Watch for pitfalls in credit card programs

Robert J. Sherry

As a way to further electronic commerce, purchasing card programs are taking off in state and local governments.

Typically, purchasing-card programs are developed by state or local governments to give designated representatives of budgeted agencies or offices a quick and efficient way to make small purchases. The cards generally are issued by national financial institutions.

Two principal benefits result from purchasing-card programs. First, government cuts its paperwork. In some jurisdictions, using purchasing cards means that the creating documents such as requisition forms and purchase orders can be eliminated. This streamlines the small purchase procurement process. Less paperwork means lower costs.

Second, the ability to go into the field and make quick buys without a lot of hassle reduces the need for keeping petty cash funds and the associated record-keeping.

Properly implemented purchasing-card systems can also eliminate other problems. For example, an agency can assign cards to people within specific bureaus or offices, and the cards can be associated with particular general- ledger or other accounting designations. This gives financial, budget and audit personnel a much clearer picture of the types of expenditures made and helps to associate the spending with particular budgets or programs.

Some states have teamed with banks to use the purchasing card programs in tandem with existing fiscal information systems. New Jersey, for example, last year implemented its PCard program. The state worked with its banks to develop a system that would process orders made with the purchasing cards and ensure that associated data would be processed within the framework of the state's automated purchasing system.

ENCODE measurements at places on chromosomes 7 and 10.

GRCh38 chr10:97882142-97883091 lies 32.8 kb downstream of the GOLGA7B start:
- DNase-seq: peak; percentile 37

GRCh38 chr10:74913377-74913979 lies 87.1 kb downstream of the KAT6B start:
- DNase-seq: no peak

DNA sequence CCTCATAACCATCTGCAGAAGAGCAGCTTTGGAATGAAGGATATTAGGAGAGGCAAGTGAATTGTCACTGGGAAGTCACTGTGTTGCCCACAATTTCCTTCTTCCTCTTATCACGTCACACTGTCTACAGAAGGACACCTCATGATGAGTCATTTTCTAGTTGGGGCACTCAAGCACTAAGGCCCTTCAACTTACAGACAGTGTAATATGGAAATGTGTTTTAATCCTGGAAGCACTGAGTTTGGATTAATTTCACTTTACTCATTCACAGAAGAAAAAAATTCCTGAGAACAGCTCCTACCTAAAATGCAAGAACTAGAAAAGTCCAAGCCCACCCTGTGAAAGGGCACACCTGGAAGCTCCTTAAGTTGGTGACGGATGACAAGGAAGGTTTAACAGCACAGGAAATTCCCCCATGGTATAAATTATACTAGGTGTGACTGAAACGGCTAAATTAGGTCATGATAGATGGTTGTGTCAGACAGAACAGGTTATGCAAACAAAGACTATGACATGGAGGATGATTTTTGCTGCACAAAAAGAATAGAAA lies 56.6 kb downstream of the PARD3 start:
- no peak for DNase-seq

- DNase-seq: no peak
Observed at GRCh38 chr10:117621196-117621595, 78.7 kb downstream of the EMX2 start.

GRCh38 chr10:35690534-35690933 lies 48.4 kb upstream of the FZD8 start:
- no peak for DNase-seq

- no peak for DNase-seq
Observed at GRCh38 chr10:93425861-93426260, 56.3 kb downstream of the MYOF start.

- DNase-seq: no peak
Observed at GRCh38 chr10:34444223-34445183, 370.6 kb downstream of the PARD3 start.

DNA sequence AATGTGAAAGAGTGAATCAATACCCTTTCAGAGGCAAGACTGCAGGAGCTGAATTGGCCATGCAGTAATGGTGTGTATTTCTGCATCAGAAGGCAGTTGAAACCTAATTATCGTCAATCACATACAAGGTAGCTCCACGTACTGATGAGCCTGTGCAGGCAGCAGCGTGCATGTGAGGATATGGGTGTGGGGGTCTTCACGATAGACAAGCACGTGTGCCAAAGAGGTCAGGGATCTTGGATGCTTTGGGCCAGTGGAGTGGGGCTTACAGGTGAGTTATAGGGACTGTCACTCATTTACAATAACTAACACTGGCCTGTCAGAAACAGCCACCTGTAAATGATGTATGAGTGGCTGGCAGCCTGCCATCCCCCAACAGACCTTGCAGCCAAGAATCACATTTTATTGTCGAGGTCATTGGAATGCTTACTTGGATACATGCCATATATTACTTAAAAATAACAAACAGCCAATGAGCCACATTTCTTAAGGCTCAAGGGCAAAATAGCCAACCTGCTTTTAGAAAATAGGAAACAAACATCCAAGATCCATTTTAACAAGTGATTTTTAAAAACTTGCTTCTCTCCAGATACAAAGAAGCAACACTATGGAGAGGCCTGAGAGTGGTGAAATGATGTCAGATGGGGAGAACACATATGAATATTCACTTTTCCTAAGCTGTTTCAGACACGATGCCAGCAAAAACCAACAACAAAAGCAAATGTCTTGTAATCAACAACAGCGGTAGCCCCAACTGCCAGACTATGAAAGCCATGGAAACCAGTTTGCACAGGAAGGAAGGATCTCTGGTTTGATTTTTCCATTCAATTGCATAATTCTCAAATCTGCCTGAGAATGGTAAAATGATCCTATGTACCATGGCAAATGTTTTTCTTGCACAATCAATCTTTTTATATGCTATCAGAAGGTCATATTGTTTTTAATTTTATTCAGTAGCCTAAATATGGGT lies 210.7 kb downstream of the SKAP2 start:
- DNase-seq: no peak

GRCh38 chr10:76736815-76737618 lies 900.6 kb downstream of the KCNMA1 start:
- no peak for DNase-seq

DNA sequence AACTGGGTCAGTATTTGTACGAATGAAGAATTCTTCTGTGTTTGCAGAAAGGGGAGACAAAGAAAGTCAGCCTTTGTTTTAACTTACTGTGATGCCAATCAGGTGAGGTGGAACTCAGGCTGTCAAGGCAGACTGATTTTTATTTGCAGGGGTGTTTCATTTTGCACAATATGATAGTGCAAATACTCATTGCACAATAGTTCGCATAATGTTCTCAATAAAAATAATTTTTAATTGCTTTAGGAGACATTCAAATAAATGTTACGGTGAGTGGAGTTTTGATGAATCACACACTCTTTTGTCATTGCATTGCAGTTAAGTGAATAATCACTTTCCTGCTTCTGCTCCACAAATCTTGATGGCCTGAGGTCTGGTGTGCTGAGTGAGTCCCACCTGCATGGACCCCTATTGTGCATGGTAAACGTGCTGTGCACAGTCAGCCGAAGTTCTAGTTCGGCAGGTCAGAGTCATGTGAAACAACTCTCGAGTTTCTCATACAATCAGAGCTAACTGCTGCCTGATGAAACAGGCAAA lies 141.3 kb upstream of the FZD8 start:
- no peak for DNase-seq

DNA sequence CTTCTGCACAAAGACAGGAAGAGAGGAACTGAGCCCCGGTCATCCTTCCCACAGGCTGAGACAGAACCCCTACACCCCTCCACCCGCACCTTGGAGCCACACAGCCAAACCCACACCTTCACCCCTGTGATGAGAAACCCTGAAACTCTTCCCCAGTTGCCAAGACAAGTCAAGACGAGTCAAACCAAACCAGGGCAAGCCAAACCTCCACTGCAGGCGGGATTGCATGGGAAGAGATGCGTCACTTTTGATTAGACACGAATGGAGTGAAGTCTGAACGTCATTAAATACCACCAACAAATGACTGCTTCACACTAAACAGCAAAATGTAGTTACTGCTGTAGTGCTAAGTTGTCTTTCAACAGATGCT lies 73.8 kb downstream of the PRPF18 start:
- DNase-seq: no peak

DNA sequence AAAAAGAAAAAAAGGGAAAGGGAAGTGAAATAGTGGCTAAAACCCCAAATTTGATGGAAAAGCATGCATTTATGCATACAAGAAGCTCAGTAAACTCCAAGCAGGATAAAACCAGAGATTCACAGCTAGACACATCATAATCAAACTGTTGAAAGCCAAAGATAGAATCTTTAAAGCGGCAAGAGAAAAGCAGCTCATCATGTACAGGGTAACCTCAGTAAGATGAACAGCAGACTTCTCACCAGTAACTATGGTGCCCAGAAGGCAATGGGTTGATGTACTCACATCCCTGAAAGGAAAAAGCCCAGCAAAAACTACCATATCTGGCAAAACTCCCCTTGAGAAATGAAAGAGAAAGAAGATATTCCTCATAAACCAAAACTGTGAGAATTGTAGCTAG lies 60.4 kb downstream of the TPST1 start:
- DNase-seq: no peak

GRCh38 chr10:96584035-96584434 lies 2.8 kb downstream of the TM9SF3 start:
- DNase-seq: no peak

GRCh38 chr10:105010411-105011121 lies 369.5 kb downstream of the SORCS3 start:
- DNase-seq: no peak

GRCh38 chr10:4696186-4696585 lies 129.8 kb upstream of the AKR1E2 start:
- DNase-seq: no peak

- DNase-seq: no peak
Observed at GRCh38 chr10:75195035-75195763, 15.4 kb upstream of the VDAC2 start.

States and local governments that implement credit card purchasing systems need to ensure that they are consistent with procurement laws and regulations, especially those mandating competition in procurement. Among the questions to ask: What limitations on purchasing authority will be placed on each employee? Which goods and services will be covered by the card program? Will authority limitations vary according to the employee's grade or position, contracting warrant or responsibilities?

Don't forget oversight. A credit card program may add new duties to already overburdened managers. Still, it's crucial to establish audit programs to monitor usage and the economic impact of a card program.

Robert J. Sherry is a partner in the law firm of McKenna & Cuneo LLP. He heads the government contracts practice in the firm's San Francisco office, counseling information technology companies on federal, state and local issues.

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